Auction Room Algebra

The gavel falls, and the final bid is called by the auctioneer. Now, who pays the auction house, and what is the real sale price?

Auctions can be exciting. As buyers anticipate their target lots, adrenaline builds as each potential bidder looks to fend off the competition. And just maybe, the battle begins. Consignors wait, hoping that the battle will bring a runaway price, maybe a new record. However, while there seems to be an auction somewhere, nearly every single day, the jumble of numbers is often confusing to both both buyers and sellers. Let’s take a run through these numbers and see if we can shed a little light on the algebra of auctions.

As the auctioneer raps his gavel to accept the final bid, the lot is said to be ‘hammered’, and the final bid is called the ‘hammer price’. There was a time when the last bid, the hammer, was what the winning bidder paid. The consignor paid a seller’s commission as a percentage of the hammer, and auctions were simple math. The hammer price was the ‘auction price realized’, the consignor received something less than 100% of the hammer price, and the auction house kept the difference. Ideally, the auction room competition led to a higher price than a private sale, justifying the auction house’s take.

In 1975, Sotheby’s and Christies instituted a ‘buyer’s premium’, and other auctioneers followed suit. The rationale behind a buyer’s premium was that buyers would pay for the services that they received from the auction house – maybe the comfortable folding chairs and fancy paddles – and that the entire auction expense would not be shouldered by the consignors alone. The counter-argument was that auction houses were deceiving consignors into thinking that someone else was picking up the tab. Coin auction houses followed, with buyer’s premiums first set at 10%, then 15%, then a calculator necessary 17.5%, and now 20% by both Heritage and Stack’s Bowers. To make matters even more complicated, at some point in this process, seller’s commissions turned negative. That is, sellers began taking all of the hammer and even some of the buyer’s fee. Rendered down, what does this all mean?

First, from a buyer’s point of view, the full auction price realized, commonly abbreviated APR, is the only relevant number. If my winning bid is \$10,000 plus 20% buyer’s premium, I am fully aware that my cost is \$12,000. Buyers are always doing this backward math, figuring a price to pay, then backing out the buyer’s premium for a preferred bid. Furthermore, when we quote a prior auction sale price, we again are referring to the full APR, including both the hammer and buyer’s fee.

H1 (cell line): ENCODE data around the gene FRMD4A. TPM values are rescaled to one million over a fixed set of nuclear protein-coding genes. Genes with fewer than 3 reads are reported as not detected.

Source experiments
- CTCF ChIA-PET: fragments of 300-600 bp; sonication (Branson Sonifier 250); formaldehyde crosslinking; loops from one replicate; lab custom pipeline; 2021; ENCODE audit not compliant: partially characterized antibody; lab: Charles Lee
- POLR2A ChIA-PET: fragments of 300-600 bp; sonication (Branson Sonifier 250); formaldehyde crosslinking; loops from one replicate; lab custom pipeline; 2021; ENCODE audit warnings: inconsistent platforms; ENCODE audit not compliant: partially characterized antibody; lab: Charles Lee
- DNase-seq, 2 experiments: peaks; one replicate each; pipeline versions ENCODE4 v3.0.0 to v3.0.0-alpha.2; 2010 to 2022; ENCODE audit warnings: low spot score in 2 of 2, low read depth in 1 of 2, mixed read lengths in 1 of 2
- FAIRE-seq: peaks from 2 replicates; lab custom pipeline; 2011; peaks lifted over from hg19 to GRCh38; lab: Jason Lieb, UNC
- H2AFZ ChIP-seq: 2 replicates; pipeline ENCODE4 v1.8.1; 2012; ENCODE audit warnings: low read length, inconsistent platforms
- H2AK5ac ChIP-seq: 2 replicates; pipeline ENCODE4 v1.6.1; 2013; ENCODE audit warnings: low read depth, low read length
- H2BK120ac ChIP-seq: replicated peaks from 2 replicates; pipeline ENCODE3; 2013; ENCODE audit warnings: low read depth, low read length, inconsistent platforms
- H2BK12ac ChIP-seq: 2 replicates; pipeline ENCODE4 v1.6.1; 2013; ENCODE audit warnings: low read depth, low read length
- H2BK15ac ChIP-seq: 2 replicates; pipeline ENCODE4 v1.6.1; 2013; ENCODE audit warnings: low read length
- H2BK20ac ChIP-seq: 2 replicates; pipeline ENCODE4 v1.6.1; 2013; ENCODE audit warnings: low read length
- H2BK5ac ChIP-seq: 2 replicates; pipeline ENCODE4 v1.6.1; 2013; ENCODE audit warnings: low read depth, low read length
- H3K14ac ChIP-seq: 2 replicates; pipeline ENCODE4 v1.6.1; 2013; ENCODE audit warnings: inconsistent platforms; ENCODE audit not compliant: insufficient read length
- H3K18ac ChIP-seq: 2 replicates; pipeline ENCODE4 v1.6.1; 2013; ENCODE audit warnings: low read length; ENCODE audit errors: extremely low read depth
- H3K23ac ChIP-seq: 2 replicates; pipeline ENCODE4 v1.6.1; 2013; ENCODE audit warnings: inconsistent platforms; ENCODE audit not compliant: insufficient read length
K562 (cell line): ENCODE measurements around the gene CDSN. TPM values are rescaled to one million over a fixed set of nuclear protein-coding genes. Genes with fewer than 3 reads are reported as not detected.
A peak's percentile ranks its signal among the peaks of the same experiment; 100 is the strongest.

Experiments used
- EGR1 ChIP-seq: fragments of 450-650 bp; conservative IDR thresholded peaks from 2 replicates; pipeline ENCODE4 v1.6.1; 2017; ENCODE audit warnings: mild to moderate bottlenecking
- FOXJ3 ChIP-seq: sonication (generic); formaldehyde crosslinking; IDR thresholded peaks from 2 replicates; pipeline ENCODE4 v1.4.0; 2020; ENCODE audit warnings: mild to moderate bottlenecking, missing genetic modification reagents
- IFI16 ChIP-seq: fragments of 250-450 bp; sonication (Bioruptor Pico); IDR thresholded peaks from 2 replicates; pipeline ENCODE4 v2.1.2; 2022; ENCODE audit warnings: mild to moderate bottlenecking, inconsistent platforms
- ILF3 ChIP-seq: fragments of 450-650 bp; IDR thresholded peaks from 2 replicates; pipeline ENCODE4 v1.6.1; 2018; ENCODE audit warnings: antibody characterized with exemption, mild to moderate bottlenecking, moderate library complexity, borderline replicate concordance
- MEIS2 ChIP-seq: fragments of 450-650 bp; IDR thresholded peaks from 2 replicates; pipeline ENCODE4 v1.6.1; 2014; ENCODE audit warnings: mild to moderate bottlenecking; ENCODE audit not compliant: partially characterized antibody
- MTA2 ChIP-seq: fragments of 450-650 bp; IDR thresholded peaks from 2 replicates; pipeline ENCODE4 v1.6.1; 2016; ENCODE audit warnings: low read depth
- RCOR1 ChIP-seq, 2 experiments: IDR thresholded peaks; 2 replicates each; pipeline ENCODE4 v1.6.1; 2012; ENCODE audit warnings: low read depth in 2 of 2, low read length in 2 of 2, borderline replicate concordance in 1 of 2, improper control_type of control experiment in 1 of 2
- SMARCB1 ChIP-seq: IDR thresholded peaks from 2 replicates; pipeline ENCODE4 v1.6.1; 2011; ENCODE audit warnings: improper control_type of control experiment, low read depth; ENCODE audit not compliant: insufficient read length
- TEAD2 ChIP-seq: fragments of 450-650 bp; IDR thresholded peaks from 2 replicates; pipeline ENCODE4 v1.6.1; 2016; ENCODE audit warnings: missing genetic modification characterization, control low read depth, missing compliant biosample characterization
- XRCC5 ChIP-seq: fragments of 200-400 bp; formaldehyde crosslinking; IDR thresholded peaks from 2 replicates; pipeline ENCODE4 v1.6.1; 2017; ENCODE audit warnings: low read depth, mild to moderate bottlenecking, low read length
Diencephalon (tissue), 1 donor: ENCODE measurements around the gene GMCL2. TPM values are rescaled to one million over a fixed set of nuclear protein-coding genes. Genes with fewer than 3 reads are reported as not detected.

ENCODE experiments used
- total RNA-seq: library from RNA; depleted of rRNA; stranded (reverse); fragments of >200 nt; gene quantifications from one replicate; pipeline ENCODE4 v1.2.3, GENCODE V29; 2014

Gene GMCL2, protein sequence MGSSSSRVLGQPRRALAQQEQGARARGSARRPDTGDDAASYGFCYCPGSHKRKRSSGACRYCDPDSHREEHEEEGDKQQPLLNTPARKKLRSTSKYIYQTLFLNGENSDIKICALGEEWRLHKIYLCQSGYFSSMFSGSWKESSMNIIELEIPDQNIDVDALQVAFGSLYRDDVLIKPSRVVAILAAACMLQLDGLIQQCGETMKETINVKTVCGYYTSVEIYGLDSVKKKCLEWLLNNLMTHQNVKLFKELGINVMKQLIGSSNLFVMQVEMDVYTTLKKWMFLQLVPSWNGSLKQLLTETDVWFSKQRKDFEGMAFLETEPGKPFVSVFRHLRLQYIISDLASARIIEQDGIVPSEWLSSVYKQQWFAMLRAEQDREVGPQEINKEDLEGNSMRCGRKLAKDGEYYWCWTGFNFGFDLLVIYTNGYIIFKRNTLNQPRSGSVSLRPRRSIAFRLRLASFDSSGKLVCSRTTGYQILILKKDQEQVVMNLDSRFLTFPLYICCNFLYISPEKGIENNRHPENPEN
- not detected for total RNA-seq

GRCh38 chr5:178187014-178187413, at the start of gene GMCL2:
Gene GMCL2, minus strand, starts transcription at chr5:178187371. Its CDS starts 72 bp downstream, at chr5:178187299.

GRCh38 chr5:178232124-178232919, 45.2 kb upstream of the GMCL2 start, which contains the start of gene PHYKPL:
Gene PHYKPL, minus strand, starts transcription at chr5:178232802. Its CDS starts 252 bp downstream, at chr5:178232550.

The consignor’s side of the ledger is usually the source of confusing math. After all, if a consignor pays no seller’s commission, maybe by way of an ubiquitous ‘0% Seller’s Fee’ coupon, then the consignor must be getting a free ride, correct? Well, it may seem so, but let take a look at the numbers.

Let’s assume that two identical coins sell to the same audience of bidders, one with no buyer’s fee, the other with today’s standard 20%, and each is seen as fully valued at \$12,000. The coin selling with no buyers fee should sell for \$12,000 hammer, while the coin with a 20% buyer’s fee should sell for \$10,000 hammer, or \$12,000 ‘all in’. Consider that the seller’s commission on the first coin might be 10% with the consignor receiving 90% of hammer, while the seller’s commission on the second coin is minus 8%, meaning that the consignor will receive 108% of hammer. In each case the buyer pays \$12,000 and the consignor receives \$10,800.

The trend towards higher buyer’s fees has led to no significant change in auction buyers’ outcomes, as bidders negate these increased fees by adjusting their bids accordingly. However, auction sellers may unknowingly receive a smaller share of the auction sale if they fail to acknowledge the issue of buyer’s fees. Understanding the algebra of the auction room will ensure that consignors maintain their share of the total auction prices realized.